This morning, I read Bill McKibben’s “Pause! We Can Go Back!,” a review of David Sax’s The Revenge of Analog: Real Things and Why They Matter. My friend and mentor of twenty years, the filmmaker Jill Godmilow, emailed it to me. I immediately thought of Delicate Steve’s interview with Bob Boilen on “All Songs Considered,” and then I mentally time-traveled to 2011…
I was in Austin in 2011 for SXSW, learning from other startups, networking, and promoting my own digital products. The interactive component of the conference ended with a “surprise” performance at the enormous Stubb’s BBQ concert venue. I reluctantly waited in line with hundreds of others, hopeful to hear something like LCD Soundsystem, who had appeared in a previous year. Once we were all inside, The Foo Fighters took the stage. Considered by many to be “the last great American rock band,” they’re just not my thing. A traveling companion saw the boredom on my face and asked, “Do you want to hear something different?”
6th Street was dead for the first time all week (nearly all the conference attendees were at Stubb’s), and we popped into a small bar where about ten other patrons huddled near a wiry young man on a small stage. Delicate Steve began to play The Ballad of Speck and Pebble. My brain lit up. It was one of the most inspiring live performances I’ve ever heard.
In my kitchen, six years later, while I was making applesauce with my earbuds in, Slate’s “Political Gabfest” ended, and Mr. Boilen’s voice came on to introduce Steve Marion, aka Delicate Steve, on “All Songs Considered.” Marion talked about being a “Napster kid” as well as how he was inspired to play music after his grandmother gave him a toy guitar.
He dove into the rabbit holes of discovery that were available via the Internet to a kid living in northwestern New Jersey. Driven by curiosity and play, using the physical and virtual tools available to him, he began to create. Last year, he played slide guitar on Paul Simon’s new album, and next week, he’ll be at The Bowery Ballroom in New York City.
In McKibbon’s review in The New York Review of Books, he comments, “Spotify’s playlists show people picking the same tunes over and over.” I believe the same was true when analogue music dominated. Virgin Megastore promoted the latest big release from one of the giant record labels.
The difference now is that more tools — virtual and physical — are now available to us. How we use them is up to us. We need to ensure that everyone, especially young people are aware of them all and how to use them properly for discovery. Dig deep into that artists’s archive on Spotify. Flip through those old records on Bleeker Street.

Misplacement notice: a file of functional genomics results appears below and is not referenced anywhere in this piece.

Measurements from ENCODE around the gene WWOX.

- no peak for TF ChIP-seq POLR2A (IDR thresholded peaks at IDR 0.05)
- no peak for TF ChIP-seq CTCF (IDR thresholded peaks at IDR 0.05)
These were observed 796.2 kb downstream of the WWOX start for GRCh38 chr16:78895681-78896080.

In the late 1990’s, Jill Godmilow taught me how to edit film and sound by hand while I was a student at The University of Notre Dame. I used an 8-plate Steenbeck. It was a lot of work to cut a film like that, but it helped me understand the value of a frame: 1/24 of a second.
Now I have a child, and I try to help her understand how things work by making mechanical object available to her. She’ll pick up the hand-made kaleidoscope I brought back from London, or crank the Kikkerland music box to hear “Waltzing Matilda.” Together, we play both Minecraft and Clue. Her favorite Christmas present last month was a record player. She chooses to put on the Taylor Swift record “Red” over and over and over again. She also explores Minecraft videos made by other kids all over the world.
We can foster creativity and encourage exploration using whatever tools we have available to us. I am not advocating constant barrage of entertainment or toys — there is also value in escaping into a book or a tent in the woods — but new, digital tools are not necessarily a bad thing, and to many, they offer ways to learn and build, expanding their minds and enriching our culture.
Explore, be weird, enjoy what you do, learn through what you enjoy. But do be careful not to lose yourself entirely into the virtual world. The physical world offers a nearly limitless amount of new experiences and adventures. These are thrilling to us because of our human nature, and even as we learn how to embrace the digital to a greater extent, we should do so to enrich our lives, not in an attempt to replace something that doesn’t need replacing.
I will always be grateful to Jill Godmilow for showing me how to analyze the finest moving parts to a completed whole, which I often have to do in a purely digital format, where the individual elements are not so apparent. I appreciate the music from Delicate Steve, meticulously constructed with his mind and fingers through a medley of neuron-firings, Google searches, and guitar riffs.
I am thankful that my daughter wonders at our Remington typewriter and miniature carousel, watches the interlocking pieces, and reconstructs some of these relationships with blocks on her iPad, with dominos on the table, and with her friends in the schoolyard.